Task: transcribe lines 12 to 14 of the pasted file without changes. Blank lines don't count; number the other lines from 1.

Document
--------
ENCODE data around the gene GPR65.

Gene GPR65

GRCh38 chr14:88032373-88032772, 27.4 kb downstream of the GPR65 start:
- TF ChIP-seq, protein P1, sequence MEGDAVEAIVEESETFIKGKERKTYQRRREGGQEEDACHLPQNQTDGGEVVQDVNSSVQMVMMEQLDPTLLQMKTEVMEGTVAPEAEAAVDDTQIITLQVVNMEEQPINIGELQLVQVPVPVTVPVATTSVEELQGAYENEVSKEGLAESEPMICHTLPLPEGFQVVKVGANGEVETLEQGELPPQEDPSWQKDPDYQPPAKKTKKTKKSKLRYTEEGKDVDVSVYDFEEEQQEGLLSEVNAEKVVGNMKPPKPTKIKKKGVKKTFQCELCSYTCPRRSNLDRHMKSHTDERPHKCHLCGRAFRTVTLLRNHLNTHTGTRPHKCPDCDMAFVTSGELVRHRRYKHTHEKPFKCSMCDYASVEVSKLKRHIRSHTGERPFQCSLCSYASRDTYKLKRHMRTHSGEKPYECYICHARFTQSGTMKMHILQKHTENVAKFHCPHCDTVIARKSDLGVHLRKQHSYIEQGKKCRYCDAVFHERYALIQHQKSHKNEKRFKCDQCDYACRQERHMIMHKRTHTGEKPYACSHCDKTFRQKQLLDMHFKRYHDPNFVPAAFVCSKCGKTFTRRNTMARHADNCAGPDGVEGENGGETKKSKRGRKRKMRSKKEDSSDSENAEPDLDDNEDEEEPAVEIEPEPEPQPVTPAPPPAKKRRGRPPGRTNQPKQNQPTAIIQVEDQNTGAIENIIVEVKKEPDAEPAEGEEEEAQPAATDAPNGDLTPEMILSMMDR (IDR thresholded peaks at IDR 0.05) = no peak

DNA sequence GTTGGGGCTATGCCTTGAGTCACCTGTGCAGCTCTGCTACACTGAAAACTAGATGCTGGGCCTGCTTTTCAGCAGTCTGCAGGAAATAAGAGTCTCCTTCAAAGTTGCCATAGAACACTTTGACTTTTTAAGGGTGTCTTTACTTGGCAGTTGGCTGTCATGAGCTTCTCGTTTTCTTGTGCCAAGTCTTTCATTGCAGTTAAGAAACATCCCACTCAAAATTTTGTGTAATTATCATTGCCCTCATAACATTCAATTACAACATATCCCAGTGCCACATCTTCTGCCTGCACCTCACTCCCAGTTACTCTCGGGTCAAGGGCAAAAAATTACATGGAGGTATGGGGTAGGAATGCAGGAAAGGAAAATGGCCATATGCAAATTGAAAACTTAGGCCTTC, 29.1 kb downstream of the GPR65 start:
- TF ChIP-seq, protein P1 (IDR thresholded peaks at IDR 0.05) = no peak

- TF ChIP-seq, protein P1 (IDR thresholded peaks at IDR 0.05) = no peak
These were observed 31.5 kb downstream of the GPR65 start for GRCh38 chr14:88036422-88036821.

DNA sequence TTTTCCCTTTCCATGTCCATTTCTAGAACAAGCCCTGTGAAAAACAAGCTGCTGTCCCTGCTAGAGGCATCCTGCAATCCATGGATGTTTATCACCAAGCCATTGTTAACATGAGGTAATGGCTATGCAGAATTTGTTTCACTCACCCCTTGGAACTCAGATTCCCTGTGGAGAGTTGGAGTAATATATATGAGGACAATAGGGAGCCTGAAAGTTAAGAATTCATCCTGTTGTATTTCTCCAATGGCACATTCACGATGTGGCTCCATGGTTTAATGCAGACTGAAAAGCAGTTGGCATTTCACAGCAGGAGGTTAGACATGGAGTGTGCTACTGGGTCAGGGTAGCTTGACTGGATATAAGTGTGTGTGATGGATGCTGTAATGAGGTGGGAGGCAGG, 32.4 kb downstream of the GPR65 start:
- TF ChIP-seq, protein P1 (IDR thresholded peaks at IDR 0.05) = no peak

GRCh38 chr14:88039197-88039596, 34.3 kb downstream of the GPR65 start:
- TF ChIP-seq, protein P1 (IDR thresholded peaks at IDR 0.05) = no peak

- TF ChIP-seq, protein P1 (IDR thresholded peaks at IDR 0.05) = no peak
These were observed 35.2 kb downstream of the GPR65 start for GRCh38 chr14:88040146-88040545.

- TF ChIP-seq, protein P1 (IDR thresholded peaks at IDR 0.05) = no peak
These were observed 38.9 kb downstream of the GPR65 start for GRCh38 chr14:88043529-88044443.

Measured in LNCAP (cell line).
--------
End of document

- TF ChIP-seq, protein P1 (IDR thresholded peaks at IDR 0.05) = no peak

- TF ChIP-seq, protein P1 (IDR thresholded peaks at IDR 0.05) = no peak
These were observed 35.2 kb downstream of the GPR65 start for GRCh38 chr14:88040146-88040545.